Home Entertainment Top List Thursday – 10 Best Jean Claude Van Damme movies

Top List Thursday – 10 Best Jean Claude Van Damme movies

9 min read

I loved The Expendables 2. I swear that during that manly movie’s 103 min running time, my face spontaneously grew a beard a viking would be proud of.

Besides for the raw testosterone that was injected straight into my optical nerve, my other chemical high came from watching Jean Claude Van Damme absolutely own his role as the villainous Jean Vilain (Yes, Vilain), and this got me thinking about what my favourite JCVD movies are.

So sit back, relax and get ready for mullets, split kicks, Belgian butts and a whole lot of cheese as I list my 10 favourite Van Damme movies.



This is it. The Genesis Cheese Pit of Jean Claude Van Damme co-starring in movies with Jean Claude Van Damme. Because clearly nobody else can match up. The storyline is a vintage Van Damme revenge tale, but had the added bonus of seeing the Muscles from Brussels play two entirely different characters on screen at the same time.

And by “entirely different” I actually just mean that the one gels his hair and the other doesn’t, because despite the fact that these are supposed to be twins who were separated on opposite sides of the Earth since birth, they both have exactly the same accent and have somehow developed exactly the same physique.

But you know what? I don’t care, because it was cheesy fun at it’s very best. Just look at this tagline: “One packs a punch. One packs a Piece. Together they deliver.” Cheese. They deliver cheese.


Besides for two others, this is probably the most un-Van Damme movie on this list. Well, except for the part where he plays two identical characters of course. This time, instead of twins, he plays Edward Garotte, a serial killer with a penchant for immolating his victims, and also the genetic clone created by scientists to help cops track Garotte down.

Legendary Hong Kong action movie director Ringo Lam played it off much more serious and dark than previous Van Damme efforts, and was probably the first film to show that if he actually tried, Van Damme was not a half bad actor. With his face, not his butt cheeks I mean. Those things deserve Oscars.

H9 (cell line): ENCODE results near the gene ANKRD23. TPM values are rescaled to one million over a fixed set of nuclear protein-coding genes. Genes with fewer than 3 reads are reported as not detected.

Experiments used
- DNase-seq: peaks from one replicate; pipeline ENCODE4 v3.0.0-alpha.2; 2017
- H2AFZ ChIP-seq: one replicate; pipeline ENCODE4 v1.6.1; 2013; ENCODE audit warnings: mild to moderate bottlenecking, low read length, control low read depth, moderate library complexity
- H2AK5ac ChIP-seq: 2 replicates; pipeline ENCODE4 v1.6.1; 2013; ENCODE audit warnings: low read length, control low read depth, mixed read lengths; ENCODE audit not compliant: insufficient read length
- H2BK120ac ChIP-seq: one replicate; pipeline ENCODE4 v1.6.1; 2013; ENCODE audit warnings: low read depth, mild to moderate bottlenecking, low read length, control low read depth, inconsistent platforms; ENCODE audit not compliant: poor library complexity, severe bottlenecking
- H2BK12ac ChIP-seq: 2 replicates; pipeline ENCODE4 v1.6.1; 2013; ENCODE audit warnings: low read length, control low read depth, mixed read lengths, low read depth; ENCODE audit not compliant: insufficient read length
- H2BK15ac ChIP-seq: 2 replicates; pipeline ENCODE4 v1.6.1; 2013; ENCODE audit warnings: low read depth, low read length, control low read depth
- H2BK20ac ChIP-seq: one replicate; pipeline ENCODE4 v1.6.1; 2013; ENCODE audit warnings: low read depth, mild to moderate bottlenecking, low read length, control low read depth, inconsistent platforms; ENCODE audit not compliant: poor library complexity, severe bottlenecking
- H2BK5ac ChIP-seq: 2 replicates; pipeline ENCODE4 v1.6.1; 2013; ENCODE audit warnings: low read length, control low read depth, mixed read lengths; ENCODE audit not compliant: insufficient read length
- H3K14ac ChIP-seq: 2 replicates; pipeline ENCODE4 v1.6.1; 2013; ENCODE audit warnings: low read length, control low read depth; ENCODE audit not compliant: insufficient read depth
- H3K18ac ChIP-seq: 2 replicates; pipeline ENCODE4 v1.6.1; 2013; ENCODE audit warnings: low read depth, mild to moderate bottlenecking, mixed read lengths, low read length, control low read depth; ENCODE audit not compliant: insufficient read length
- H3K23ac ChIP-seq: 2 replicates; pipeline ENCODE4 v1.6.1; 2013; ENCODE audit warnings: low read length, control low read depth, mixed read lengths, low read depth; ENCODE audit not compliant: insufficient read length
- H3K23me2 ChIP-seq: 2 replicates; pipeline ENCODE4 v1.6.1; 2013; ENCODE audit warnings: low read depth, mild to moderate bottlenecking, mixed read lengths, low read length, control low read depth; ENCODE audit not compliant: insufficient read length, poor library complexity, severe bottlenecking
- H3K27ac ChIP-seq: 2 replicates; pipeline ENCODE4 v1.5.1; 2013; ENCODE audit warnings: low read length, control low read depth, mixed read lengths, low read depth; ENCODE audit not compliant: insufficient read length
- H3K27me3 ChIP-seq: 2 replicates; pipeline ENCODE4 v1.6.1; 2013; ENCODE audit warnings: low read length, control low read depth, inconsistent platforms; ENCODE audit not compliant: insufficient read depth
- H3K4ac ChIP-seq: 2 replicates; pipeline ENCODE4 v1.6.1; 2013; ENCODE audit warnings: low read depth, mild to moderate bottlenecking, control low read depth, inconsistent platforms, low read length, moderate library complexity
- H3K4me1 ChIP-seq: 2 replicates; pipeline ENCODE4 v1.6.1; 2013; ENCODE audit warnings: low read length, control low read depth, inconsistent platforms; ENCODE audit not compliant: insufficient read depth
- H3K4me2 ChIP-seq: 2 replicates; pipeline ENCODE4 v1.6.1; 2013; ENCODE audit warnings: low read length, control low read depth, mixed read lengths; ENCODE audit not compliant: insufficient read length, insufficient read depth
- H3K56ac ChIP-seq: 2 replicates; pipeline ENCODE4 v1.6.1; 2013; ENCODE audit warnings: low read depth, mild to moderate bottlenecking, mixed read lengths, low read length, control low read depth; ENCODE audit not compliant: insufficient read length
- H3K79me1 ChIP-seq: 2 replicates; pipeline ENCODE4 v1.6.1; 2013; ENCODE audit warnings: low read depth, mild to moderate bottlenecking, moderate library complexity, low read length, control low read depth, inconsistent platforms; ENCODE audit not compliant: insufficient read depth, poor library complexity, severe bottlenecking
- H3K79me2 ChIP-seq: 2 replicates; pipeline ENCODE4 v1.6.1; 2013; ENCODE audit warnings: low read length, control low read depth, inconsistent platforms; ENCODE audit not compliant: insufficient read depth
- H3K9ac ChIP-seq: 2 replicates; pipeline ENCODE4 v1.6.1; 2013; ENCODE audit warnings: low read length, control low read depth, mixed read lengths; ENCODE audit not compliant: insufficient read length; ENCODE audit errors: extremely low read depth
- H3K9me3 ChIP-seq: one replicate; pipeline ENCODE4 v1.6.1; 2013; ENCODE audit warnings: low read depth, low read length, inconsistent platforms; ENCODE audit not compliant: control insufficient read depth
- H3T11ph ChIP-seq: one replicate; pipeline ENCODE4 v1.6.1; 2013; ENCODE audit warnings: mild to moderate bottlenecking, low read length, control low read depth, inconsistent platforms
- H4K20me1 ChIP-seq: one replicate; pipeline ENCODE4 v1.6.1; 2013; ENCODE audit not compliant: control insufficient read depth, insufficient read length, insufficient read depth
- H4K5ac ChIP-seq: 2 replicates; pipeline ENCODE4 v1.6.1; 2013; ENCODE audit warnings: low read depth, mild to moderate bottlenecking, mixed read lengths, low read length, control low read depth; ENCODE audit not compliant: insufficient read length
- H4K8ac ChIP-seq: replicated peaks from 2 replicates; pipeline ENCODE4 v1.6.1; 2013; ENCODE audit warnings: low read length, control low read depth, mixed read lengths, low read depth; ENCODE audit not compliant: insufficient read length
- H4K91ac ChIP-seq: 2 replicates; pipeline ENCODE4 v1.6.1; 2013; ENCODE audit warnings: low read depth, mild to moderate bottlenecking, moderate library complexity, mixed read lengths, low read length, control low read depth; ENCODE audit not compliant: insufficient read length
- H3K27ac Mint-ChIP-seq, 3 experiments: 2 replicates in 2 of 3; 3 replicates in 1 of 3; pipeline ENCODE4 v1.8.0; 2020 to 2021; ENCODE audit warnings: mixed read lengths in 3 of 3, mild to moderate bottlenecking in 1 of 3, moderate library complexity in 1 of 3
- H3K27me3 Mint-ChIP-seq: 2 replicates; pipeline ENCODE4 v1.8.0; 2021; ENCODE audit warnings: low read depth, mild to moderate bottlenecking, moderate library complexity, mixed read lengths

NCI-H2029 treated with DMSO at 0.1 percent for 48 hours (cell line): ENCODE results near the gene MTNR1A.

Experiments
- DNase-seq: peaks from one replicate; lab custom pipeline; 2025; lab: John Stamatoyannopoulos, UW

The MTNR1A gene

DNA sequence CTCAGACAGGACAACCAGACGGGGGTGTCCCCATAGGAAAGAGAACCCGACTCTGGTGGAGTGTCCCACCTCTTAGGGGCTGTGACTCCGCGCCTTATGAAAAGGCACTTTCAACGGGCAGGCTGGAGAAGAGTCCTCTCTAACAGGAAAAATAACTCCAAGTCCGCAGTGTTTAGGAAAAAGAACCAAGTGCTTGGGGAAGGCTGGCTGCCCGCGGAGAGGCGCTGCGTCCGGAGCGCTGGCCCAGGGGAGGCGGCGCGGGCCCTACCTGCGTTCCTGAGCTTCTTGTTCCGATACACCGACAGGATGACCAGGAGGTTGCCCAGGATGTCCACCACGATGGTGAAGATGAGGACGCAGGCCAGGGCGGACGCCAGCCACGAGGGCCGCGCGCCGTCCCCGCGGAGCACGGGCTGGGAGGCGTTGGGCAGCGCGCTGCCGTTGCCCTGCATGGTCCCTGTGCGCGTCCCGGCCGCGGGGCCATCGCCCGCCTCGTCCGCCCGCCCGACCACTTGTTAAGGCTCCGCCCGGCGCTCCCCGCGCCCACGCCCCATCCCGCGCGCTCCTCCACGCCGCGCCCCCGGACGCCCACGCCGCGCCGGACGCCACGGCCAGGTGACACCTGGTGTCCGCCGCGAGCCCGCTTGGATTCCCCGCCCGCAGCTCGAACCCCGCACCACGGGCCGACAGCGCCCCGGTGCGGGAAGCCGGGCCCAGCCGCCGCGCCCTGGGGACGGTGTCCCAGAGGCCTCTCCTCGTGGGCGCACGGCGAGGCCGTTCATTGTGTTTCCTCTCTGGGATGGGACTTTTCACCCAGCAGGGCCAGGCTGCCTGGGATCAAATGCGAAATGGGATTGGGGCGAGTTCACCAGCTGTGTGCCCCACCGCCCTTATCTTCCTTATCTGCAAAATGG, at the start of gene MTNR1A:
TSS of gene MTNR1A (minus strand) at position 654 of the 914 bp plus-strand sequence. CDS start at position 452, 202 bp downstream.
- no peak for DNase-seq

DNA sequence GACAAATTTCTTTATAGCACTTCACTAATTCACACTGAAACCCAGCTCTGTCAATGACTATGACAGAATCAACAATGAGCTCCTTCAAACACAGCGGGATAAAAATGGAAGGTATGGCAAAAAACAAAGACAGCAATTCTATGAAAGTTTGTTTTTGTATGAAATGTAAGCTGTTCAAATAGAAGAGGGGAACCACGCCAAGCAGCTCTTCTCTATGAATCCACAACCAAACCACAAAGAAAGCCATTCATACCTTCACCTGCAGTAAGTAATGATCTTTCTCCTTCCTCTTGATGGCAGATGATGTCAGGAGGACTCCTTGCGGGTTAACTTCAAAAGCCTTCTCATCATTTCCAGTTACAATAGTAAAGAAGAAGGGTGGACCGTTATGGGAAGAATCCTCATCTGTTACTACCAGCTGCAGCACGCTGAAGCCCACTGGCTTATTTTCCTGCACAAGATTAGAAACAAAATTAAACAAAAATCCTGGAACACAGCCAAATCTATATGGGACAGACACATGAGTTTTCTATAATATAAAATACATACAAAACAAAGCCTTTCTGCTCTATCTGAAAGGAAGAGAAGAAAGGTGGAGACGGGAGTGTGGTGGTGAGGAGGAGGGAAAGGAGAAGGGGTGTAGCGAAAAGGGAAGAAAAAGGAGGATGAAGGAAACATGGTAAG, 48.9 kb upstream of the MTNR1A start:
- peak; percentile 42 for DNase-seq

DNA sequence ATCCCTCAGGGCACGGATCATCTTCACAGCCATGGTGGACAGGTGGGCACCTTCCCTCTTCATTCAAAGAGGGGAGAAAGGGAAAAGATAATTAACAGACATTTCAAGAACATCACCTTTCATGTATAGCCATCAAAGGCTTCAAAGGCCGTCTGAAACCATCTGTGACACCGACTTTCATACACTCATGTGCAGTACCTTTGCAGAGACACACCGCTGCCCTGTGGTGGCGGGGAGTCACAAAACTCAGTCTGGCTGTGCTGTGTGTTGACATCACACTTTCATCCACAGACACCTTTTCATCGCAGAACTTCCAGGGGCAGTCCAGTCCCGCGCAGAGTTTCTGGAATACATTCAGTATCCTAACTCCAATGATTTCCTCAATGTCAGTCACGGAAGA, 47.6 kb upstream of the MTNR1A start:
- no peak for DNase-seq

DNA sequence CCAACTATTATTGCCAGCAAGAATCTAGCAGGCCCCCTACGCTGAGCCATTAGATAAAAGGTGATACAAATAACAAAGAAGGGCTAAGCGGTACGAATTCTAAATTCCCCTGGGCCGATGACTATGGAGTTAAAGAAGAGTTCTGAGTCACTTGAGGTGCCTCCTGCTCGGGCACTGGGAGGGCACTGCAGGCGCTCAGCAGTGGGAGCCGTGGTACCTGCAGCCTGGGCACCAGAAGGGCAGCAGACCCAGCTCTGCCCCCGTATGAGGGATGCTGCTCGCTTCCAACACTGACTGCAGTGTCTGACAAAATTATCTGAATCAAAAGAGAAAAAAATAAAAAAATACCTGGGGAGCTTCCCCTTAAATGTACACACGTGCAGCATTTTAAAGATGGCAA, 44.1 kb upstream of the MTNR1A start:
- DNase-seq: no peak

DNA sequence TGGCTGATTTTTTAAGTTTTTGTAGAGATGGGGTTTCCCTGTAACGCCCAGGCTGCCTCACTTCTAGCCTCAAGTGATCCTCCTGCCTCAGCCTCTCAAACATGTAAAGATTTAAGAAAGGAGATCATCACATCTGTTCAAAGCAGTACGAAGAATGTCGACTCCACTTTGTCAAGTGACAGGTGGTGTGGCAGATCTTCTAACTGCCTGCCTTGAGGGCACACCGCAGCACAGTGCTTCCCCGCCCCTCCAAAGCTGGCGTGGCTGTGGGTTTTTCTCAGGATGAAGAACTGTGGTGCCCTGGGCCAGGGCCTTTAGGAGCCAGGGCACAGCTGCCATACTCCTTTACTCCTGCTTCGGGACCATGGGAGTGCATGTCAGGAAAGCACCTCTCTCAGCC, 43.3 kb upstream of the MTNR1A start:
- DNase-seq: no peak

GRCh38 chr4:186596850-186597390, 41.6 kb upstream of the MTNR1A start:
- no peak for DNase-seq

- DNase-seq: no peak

Trivia time! Did you know that Death Warrant, the 1990 action thriller starring Belgian superstar Jean Claude Van Damme as a cop sent undercover into a maximum security prison to investigate inmate killings, was actually written by none other than David S. Goyer, the comic book and screenwriter who helped Christopher Nolan pen his Dark Knight trilogy?

That alone already makes this movie worth a watch, but added as gravy you get not only Benson, but also one of Van Damme’s most iconic villains in the nigh unstoppable and vicious Sandman, who will not die – no matter how many times he’s shot – until he gets to witness first hand Van Damme’s signature jumping, spinning split-kick. Into his face. Now that’s a real fan!


Van Damme showing off his ability to spread his legs really wide. Time travel mechanics that throw science out the window. And the ugliest “future” cars you’ve ever seen. Timecop has it all. And if you’ve ever switched over to e-TV on Sunday night after 8pm at any point in the last 5 years, then chances are you’ve seen it all too. Numerous times.

But there’s a reason that they keep broadcasting this movie over and over, it’s because it’s one of the best examples of that 90’s style of concept driven action thrillers. I’d like to say that it’s a guilty pleasure, but the fact is that it was incredibly popular and still ranks as Van Damme’s highest grossing film in the US.


Before there was ever even a hint of a whiff of an Expendables, this was the closest we would come. Van Damme and Dolph Lundgren, in their prime, facing off in a movie? With Tommy “Tiny” Lister, better known as the wrestler Zeus back then, also thrown into the mix? And they were all actually techno-zombies brought back from the grave to be used as super-soldiers? I think my 13 year old self  must have thought he had died and gone to action movie heaven. And then blew it up in a gratuitous explosion.

Oh and more trivia! This film was actually directed by none other than future master of cinematic disaster, Roland Emmerich, and the box office success of Universal Soldier is what gave Emmerich just enough Hollywood clout to get Stargate and Independence Day made. So say thank you!